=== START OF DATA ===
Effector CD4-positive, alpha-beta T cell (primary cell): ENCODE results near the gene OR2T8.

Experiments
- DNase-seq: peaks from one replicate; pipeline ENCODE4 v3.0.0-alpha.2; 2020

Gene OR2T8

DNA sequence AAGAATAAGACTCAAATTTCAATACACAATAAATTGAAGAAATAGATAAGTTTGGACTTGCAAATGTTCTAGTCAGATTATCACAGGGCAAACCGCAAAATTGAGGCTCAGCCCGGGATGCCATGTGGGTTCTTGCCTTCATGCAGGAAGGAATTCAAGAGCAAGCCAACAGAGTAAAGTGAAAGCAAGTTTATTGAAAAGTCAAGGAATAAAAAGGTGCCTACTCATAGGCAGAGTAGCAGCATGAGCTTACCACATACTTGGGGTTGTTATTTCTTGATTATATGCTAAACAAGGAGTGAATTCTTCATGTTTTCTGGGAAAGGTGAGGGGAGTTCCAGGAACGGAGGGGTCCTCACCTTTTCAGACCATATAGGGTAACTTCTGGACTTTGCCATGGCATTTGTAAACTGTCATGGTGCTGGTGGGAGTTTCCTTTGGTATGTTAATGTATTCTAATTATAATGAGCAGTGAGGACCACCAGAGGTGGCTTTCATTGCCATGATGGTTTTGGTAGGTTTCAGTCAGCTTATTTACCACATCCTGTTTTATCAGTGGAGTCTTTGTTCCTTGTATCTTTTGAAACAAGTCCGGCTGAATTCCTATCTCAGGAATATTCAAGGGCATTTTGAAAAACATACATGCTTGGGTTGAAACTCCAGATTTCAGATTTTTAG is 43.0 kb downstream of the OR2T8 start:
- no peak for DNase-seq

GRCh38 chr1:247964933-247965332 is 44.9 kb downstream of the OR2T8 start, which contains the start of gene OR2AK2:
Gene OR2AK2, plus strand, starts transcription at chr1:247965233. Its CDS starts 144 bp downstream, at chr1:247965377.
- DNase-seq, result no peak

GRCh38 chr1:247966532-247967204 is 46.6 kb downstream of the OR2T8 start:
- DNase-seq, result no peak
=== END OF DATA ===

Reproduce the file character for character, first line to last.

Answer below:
Effector CD4-positive, alpha-beta T cell (primary cell): ENCODE results near the gene OR2T8.

Experiments
- DNase-seq: peaks from one replicate; pipeline ENCODE4 v3.0.0-alpha.2; 2020

Gene OR2T8

DNA sequence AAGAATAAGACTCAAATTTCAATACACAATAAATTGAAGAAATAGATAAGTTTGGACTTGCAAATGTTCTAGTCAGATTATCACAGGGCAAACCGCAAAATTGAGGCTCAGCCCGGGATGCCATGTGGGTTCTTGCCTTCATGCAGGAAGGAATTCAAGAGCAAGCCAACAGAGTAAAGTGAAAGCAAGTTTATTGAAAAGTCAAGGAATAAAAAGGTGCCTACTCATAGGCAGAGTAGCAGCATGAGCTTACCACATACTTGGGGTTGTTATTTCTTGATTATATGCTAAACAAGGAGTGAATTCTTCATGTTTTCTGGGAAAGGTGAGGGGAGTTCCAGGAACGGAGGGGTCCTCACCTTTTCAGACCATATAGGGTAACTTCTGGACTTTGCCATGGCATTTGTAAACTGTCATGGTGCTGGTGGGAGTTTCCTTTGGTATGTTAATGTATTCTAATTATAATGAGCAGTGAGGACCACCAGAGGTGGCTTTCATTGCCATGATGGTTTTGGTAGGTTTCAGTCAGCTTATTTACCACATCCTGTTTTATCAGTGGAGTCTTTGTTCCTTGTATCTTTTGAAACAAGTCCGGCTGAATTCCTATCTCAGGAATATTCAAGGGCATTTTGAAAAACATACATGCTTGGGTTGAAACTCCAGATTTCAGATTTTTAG is 43.0 kb downstream of the OR2T8 start:
- no peak for DNase-seq

GRCh38 chr1:247964933-247965332 is 44.9 kb downstream of the OR2T8 start, which contains the start of gene OR2AK2:
Gene OR2AK2, plus strand, starts transcription at chr1:247965233. Its CDS starts 144 bp downstream, at chr1:247965377.
- DNase-seq, result no peak

GRCh38 chr1:247966532-247967204 is 46.6 kb downstream of the OR2T8 start:
- DNase-seq, result no peak